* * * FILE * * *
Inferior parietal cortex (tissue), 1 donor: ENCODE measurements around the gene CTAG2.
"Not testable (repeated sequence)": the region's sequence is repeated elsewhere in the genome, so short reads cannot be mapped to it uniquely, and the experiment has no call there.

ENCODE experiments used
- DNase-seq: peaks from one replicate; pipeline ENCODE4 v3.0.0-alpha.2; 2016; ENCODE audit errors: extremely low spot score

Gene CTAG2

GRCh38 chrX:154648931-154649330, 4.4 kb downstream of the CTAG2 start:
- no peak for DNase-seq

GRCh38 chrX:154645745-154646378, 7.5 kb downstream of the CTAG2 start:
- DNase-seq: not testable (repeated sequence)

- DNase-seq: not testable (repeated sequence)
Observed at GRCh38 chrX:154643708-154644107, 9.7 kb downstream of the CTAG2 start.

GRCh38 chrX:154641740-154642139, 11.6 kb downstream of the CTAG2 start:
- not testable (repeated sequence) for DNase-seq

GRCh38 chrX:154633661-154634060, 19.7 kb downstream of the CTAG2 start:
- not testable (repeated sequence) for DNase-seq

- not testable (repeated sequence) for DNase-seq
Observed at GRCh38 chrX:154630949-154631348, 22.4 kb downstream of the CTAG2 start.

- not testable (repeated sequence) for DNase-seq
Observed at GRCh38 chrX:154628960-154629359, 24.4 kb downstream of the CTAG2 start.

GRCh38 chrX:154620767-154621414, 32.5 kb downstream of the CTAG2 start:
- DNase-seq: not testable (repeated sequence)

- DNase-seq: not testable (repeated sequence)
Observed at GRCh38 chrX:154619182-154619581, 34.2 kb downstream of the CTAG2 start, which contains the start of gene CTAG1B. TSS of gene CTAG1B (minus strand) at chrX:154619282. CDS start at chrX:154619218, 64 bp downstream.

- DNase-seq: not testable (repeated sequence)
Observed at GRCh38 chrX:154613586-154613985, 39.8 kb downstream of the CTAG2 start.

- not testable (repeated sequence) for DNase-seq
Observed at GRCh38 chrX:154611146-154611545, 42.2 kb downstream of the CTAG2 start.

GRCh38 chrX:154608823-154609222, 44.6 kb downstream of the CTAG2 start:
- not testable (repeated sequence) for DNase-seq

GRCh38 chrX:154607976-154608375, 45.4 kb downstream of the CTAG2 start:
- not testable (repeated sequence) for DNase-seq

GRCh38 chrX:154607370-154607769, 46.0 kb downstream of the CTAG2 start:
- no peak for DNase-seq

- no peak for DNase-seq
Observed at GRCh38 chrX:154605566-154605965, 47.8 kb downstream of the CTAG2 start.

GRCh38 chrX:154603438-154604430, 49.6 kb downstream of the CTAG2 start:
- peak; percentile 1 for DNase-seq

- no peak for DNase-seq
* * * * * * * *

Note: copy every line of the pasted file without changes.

Inferior parietal cortex (tissue), 1 donor: ENCODE measurements around the gene CTAG2.
"Not testable (repeated sequence)": the region's sequence is repeated elsewhere in the genome, so short reads cannot be mapped to it uniquely, and the experiment has no call there.

ENCODE experiments used
- DNase-seq: peaks from one replicate; pipeline ENCODE4 v3.0.0-alpha.2; 2016; ENCODE audit errors: extremely low spot score

Gene CTAG2

GRCh38 chrX:154648931-154649330, 4.4 kb downstream of the CTAG2 start:
- no peak for DNase-seq

GRCh38 chrX:154645745-154646378, 7.5 kb downstream of the CTAG2 start:
- DNase-seq: not testable (repeated sequence)

- DNase-seq: not testable (repeated sequence)
Observed at GRCh38 chrX:154643708-154644107, 9.7 kb downstream of the CTAG2 start.

GRCh38 chrX:154641740-154642139, 11.6 kb downstream of the CTAG2 start:
- not testable (repeated sequence) for DNase-seq

GRCh38 chrX:154633661-154634060, 19.7 kb downstream of the CTAG2 start:
- not testable (repeated sequence) for DNase-seq

- not testable (repeated sequence) for DNase-seq
Observed at GRCh38 chrX:154630949-154631348, 22.4 kb downstream of the CTAG2 start.

- not testable (repeated sequence) for DNase-seq
Observed at GRCh38 chrX:154628960-154629359, 24.4 kb downstream of the CTAG2 start.

GRCh38 chrX:154620767-154621414, 32.5 kb downstream of the CTAG2 start:
- DNase-seq: not testable (repeated sequence)

- DNase-seq: not testable (repeated sequence)
Observed at GRCh38 chrX:154619182-154619581, 34.2 kb downstream of the CTAG2 start, which contains the start of gene CTAG1B. TSS of gene CTAG1B (minus strand) at chrX:154619282. CDS start at chrX:154619218, 64 bp downstream.

- DNase-seq: not testable (repeated sequence)
Observed at GRCh38 chrX:154613586-154613985, 39.8 kb downstream of the CTAG2 start.

- not testable (repeated sequence) for DNase-seq
Observed at GRCh38 chrX:154611146-154611545, 42.2 kb downstream of the CTAG2 start.

GRCh38 chrX:154608823-154609222, 44.6 kb downstream of the CTAG2 start:
- not testable (repeated sequence) for DNase-seq

GRCh38 chrX:154607976-154608375, 45.4 kb downstream of the CTAG2 start:
- not testable (repeated sequence) for DNase-seq

GRCh38 chrX:154607370-154607769, 46.0 kb downstream of the CTAG2 start:
- no peak for DNase-seq

- no peak for DNase-seq
Observed at GRCh38 chrX:154605566-154605965, 47.8 kb downstream of the CTAG2 start.

GRCh38 chrX:154603438-154604430, 49.6 kb downstream of the CTAG2 start:
- peak; percentile 1 for DNase-seq

- no peak for DNase-seq